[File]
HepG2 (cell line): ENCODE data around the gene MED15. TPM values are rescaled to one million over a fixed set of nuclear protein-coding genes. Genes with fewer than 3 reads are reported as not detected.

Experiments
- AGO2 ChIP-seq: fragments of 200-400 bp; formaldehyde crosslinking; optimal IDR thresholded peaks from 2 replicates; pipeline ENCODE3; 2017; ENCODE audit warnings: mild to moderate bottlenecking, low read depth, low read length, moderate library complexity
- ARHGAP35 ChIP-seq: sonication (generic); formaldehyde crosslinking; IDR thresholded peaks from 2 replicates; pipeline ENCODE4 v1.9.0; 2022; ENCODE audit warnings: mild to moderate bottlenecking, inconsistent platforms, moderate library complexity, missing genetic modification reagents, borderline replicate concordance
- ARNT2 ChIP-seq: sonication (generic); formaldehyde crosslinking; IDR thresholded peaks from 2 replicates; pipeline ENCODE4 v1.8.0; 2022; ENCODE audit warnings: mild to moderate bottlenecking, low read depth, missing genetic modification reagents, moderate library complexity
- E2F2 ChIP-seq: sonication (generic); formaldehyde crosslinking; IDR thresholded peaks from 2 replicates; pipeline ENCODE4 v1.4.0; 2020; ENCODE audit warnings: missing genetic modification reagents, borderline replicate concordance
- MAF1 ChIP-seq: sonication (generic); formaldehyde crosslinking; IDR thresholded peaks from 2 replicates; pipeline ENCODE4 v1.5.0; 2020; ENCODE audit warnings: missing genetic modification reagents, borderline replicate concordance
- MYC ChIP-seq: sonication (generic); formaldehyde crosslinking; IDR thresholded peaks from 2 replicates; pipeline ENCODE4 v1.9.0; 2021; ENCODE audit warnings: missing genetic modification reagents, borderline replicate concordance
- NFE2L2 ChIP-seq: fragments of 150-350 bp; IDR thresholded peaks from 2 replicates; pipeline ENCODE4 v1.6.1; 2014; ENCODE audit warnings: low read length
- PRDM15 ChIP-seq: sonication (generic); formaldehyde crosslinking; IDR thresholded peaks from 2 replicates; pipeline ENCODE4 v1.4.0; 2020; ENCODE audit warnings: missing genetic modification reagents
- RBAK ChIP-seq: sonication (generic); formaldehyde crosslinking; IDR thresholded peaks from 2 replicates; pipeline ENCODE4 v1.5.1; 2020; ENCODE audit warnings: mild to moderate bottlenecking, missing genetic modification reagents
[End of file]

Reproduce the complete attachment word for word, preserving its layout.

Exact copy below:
HepG2 (cell line): ENCODE data around the gene MED15. TPM values are rescaled to one million over a fixed set of nuclear protein-coding genes. Genes with fewer than 3 reads are reported as not detected.

Experiments
- AGO2 ChIP-seq: fragments of 200-400 bp; formaldehyde crosslinking; optimal IDR thresholded peaks from 2 replicates; pipeline ENCODE3; 2017; ENCODE audit warnings: mild to moderate bottlenecking, low read depth, low read length, moderate library complexity
- ARHGAP35 ChIP-seq: sonication (generic); formaldehyde crosslinking; IDR thresholded peaks from 2 replicates; pipeline ENCODE4 v1.9.0; 2022; ENCODE audit warnings: mild to moderate bottlenecking, inconsistent platforms, moderate library complexity, missing genetic modification reagents, borderline replicate concordance
- ARNT2 ChIP-seq: sonication (generic); formaldehyde crosslinking; IDR thresholded peaks from 2 replicates; pipeline ENCODE4 v1.8.0; 2022; ENCODE audit warnings: mild to moderate bottlenecking, low read depth, missing genetic modification reagents, moderate library complexity
- E2F2 ChIP-seq: sonication (generic); formaldehyde crosslinking; IDR thresholded peaks from 2 replicates; pipeline ENCODE4 v1.4.0; 2020; ENCODE audit warnings: missing genetic modification reagents, borderline replicate concordance
- MAF1 ChIP-seq: sonication (generic); formaldehyde crosslinking; IDR thresholded peaks from 2 replicates; pipeline ENCODE4 v1.5.0; 2020; ENCODE audit warnings: missing genetic modification reagents, borderline replicate concordance
- MYC ChIP-seq: sonication (generic); formaldehyde crosslinking; IDR thresholded peaks from 2 replicates; pipeline ENCODE4 v1.9.0; 2021; ENCODE audit warnings: missing genetic modification reagents, borderline replicate concordance
- NFE2L2 ChIP-seq: fragments of 150-350 bp; IDR thresholded peaks from 2 replicates; pipeline ENCODE4 v1.6.1; 2014; ENCODE audit warnings: low read length
- PRDM15 ChIP-seq: sonication (generic); formaldehyde crosslinking; IDR thresholded peaks from 2 replicates; pipeline ENCODE4 v1.4.0; 2020; ENCODE audit warnings: missing genetic modification reagents
- RBAK ChIP-seq: sonication (generic); formaldehyde crosslinking; IDR thresholded peaks from 2 replicates; pipeline ENCODE4 v1.5.1; 2020; ENCODE audit warnings: mild to moderate bottlenecking, missing genetic modification reagents